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Who applies for an Apprehended Violence Order?

Whilst we defend those alleged to have committed criminal offences, we strongly believe that those who are victims of domestic violence deserve strong legal representation.

Outside the courts, we are regular speakers at forums conducted by Sydney South West Legal (Staying at home leaving violence), where we provide free legal advice clinics to victims of domestic violence.

An application for an AVO can be made by:

  1. A police officer on behalf of the protected person; or
  2. Any person above the age of 16 who lodges an application with the Local Court to be the protected person under an Apprehended Violence Order.

Sometimes, a person in need of protection (PINOP), may not want to deal with the Police when seeking an AVO.

This is when we can help.

We frequently apply for Apprehended Violence Orders on behalf of our clients and represent them in Court to have the Apprehended Violence Orders made.

What happens if I am the Applicant in an application for an Apprehended Violence Order?

Depending on what you and the Defendant want to do, the matter may proceed in the following ways:

  1. The Defendant may give a formal promise (undertaking) to the court to stop the behaviour causing you to fear them and no Apprehended Violence Order will be made;
  2. The Defendant agrees with the Apprehended Violence Order being made, without admitting any of the allegations, and a Final Apprehended Violence Order is made against them;
  3. You agree with the Apprehended Violence Order being made, admitting the allegations, and a Final Apprehended Violence Order is made against;
  4. The Defendant fights the application for the Apprehended Violence Order being made in a hearing at Court and a Magistrate decides whether to make the Apprehended Violence Order or dismiss the Application.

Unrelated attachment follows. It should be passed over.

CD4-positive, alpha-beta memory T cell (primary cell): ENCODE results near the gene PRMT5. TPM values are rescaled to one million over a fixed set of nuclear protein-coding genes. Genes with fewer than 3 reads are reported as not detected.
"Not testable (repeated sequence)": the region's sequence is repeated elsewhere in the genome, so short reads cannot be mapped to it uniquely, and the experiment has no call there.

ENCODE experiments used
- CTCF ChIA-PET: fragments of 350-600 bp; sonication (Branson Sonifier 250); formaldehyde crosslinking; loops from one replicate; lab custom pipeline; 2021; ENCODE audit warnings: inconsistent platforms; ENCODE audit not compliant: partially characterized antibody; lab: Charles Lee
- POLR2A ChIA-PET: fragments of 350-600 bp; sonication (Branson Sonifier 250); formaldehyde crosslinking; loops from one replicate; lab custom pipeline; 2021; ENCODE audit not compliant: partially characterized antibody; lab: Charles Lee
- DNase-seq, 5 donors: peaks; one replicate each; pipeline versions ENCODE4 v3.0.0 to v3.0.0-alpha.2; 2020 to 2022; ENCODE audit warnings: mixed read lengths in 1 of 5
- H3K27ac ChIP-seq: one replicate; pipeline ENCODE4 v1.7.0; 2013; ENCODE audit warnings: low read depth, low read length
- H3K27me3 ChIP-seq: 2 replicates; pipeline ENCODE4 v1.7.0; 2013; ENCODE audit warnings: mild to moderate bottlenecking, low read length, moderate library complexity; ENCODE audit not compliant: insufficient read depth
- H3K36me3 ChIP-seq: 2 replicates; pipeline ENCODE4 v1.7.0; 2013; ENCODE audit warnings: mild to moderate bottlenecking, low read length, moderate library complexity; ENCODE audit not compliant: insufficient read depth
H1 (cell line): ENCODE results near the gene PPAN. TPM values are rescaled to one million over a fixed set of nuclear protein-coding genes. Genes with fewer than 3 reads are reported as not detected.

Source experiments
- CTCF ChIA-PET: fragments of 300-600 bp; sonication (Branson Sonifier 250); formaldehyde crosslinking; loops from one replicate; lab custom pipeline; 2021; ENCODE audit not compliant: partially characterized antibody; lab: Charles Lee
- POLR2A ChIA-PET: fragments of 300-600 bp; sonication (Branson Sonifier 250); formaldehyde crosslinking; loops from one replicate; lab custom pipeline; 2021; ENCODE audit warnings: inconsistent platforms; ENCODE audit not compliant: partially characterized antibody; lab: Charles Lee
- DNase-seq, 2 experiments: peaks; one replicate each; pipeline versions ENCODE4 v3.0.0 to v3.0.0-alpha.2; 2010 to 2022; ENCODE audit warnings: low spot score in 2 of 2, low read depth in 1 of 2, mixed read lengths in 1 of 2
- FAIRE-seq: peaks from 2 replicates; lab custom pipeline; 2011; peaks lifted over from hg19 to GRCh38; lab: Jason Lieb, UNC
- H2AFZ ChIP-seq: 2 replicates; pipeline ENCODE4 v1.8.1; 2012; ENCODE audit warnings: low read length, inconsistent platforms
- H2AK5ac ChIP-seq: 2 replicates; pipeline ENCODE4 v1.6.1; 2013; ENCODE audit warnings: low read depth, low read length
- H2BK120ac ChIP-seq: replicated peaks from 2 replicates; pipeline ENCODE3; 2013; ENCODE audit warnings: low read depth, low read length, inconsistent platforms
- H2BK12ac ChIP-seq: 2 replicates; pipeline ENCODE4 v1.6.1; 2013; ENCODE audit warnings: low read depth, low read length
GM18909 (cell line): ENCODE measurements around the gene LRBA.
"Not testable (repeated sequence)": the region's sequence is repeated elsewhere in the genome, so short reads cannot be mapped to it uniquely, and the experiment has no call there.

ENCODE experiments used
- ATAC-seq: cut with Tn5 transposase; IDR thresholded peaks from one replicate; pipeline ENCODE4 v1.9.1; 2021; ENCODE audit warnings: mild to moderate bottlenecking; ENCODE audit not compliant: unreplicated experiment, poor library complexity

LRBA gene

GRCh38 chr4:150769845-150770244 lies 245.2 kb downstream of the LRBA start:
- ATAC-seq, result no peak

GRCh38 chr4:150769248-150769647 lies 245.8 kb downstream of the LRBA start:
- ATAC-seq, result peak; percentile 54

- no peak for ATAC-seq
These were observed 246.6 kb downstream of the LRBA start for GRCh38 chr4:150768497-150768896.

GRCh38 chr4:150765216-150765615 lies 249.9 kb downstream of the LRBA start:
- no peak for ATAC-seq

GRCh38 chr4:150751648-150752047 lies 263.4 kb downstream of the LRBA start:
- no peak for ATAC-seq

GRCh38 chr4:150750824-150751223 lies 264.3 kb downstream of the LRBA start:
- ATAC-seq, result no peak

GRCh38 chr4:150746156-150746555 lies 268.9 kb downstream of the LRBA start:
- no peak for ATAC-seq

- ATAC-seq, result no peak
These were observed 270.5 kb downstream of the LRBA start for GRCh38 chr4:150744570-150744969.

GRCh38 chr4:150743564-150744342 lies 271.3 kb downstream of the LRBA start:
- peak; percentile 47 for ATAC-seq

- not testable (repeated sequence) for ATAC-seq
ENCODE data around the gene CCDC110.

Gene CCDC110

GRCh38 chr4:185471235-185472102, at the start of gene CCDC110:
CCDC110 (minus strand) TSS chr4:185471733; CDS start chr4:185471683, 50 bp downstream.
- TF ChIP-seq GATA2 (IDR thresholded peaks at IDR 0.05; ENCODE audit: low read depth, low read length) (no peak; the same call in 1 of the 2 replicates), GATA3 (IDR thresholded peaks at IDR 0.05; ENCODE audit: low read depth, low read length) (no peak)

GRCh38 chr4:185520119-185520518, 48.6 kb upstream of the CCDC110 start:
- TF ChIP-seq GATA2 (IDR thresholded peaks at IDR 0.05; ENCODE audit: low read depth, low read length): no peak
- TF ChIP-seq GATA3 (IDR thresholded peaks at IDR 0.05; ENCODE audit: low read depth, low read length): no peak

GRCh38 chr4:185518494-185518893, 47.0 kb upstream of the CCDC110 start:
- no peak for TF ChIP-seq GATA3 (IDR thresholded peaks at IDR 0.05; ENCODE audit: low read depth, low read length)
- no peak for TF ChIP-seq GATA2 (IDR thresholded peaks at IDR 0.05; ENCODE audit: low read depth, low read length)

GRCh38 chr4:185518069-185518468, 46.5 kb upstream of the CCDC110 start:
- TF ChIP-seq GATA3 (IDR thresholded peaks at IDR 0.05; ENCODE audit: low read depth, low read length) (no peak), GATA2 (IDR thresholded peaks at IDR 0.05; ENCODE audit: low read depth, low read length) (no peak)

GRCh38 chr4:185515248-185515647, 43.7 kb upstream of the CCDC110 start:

In cases where an Application is made privately by a civilian, the Applicant may be ordered to serve statements comprised of evidence against the Defendant and the Defendant may be ordered to serve statements in response.

What happens if the Defendant does not agree to the Apprehended Violence Order being made?

Our solicitors frequently and successfully apply for Apprehended Violence Orders on behalf of our clients and represent them in court to have the Apprehended Violence Orders made.

In order for the court to make an Apprehended Violence Order against a Defendant, the Applicant must establish on the balance of probabilities:

  1. You fear that the Defendant will be violent towards you, harass you or intimidate or stalk you (this is a subjective test, which means that it is based on what you actually feel), and
  2. Your fear is based on reasonable grounds (this is an objective test, which means it is based on whether the court believes that a person in your situation would feel the same as you).

What happens if an Apprehended Violence Order is made against the Defendant?

If an AVO is made against the Defendant, he or she will not be given a criminal record. However, if the Defendant breaches the Apprehended Violence Order it is a criminal offence. The maximum penalty for breaching an Apprehended Violence Order is a fine of $5,500.00 and/or two years imprisonment. An AVO may also place some restrictions on the Defendant, such as stopping them from having a firearms or security licence, or working with children.